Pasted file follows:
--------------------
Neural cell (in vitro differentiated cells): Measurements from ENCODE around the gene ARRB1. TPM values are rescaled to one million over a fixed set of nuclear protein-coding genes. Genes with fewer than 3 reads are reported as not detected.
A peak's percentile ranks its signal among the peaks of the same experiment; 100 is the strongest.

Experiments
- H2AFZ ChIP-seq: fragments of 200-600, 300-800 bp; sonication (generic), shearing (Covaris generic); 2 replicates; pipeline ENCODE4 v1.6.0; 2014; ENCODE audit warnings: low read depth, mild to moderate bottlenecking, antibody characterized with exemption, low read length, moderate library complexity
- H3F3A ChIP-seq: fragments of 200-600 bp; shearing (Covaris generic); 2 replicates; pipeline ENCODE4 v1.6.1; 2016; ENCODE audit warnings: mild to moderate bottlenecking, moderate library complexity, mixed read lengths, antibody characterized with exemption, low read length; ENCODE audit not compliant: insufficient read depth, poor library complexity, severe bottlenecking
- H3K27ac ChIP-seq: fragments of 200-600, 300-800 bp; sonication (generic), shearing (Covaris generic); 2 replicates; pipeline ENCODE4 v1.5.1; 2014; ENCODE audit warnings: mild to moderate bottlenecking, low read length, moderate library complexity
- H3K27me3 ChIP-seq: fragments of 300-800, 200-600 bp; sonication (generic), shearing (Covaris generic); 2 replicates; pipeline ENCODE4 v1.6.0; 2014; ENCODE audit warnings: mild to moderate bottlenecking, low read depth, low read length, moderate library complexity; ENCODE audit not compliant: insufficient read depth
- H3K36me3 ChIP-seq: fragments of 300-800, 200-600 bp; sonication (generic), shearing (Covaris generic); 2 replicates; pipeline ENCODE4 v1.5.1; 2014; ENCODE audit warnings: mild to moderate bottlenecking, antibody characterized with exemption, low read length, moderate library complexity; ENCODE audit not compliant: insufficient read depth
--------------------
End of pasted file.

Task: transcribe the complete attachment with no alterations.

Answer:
Neural cell (in vitro differentiated cells): Measurements from ENCODE around the gene ARRB1. TPM values are rescaled to one million over a fixed set of nuclear protein-coding genes. Genes with fewer than 3 reads are reported as not detected.
A peak's percentile ranks its signal among the peaks of the same experiment; 100 is the strongest.

Experiments
- H2AFZ ChIP-seq: fragments of 200-600, 300-800 bp; sonication (generic), shearing (Covaris generic); 2 replicates; pipeline ENCODE4 v1.6.0; 2014; ENCODE audit warnings: low read depth, mild to moderate bottlenecking, antibody characterized with exemption, low read length, moderate library complexity
- H3F3A ChIP-seq: fragments of 200-600 bp; shearing (Covaris generic); 2 replicates; pipeline ENCODE4 v1.6.1; 2016; ENCODE audit warnings: mild to moderate bottlenecking, moderate library complexity, mixed read lengths, antibody characterized with exemption, low read length; ENCODE audit not compliant: insufficient read depth, poor library complexity, severe bottlenecking
- H3K27ac ChIP-seq: fragments of 200-600, 300-800 bp; sonication (generic), shearing (Covaris generic); 2 replicates; pipeline ENCODE4 v1.5.1; 2014; ENCODE audit warnings: mild to moderate bottlenecking, low read length, moderate library complexity
- H3K27me3 ChIP-seq: fragments of 300-800, 200-600 bp; sonication (generic), shearing (Covaris generic); 2 replicates; pipeline ENCODE4 v1.6.0; 2014; ENCODE audit warnings: mild to moderate bottlenecking, low read depth, low read length, moderate library complexity; ENCODE audit not compliant: insufficient read depth
- H3K36me3 ChIP-seq: fragments of 300-800, 200-600 bp; sonication (generic), shearing (Covaris generic); 2 replicates; pipeline ENCODE4 v1.5.1; 2014; ENCODE audit warnings: mild to moderate bottlenecking, antibody characterized with exemption, low read length, moderate library complexity; ENCODE audit not compliant: insufficient read depth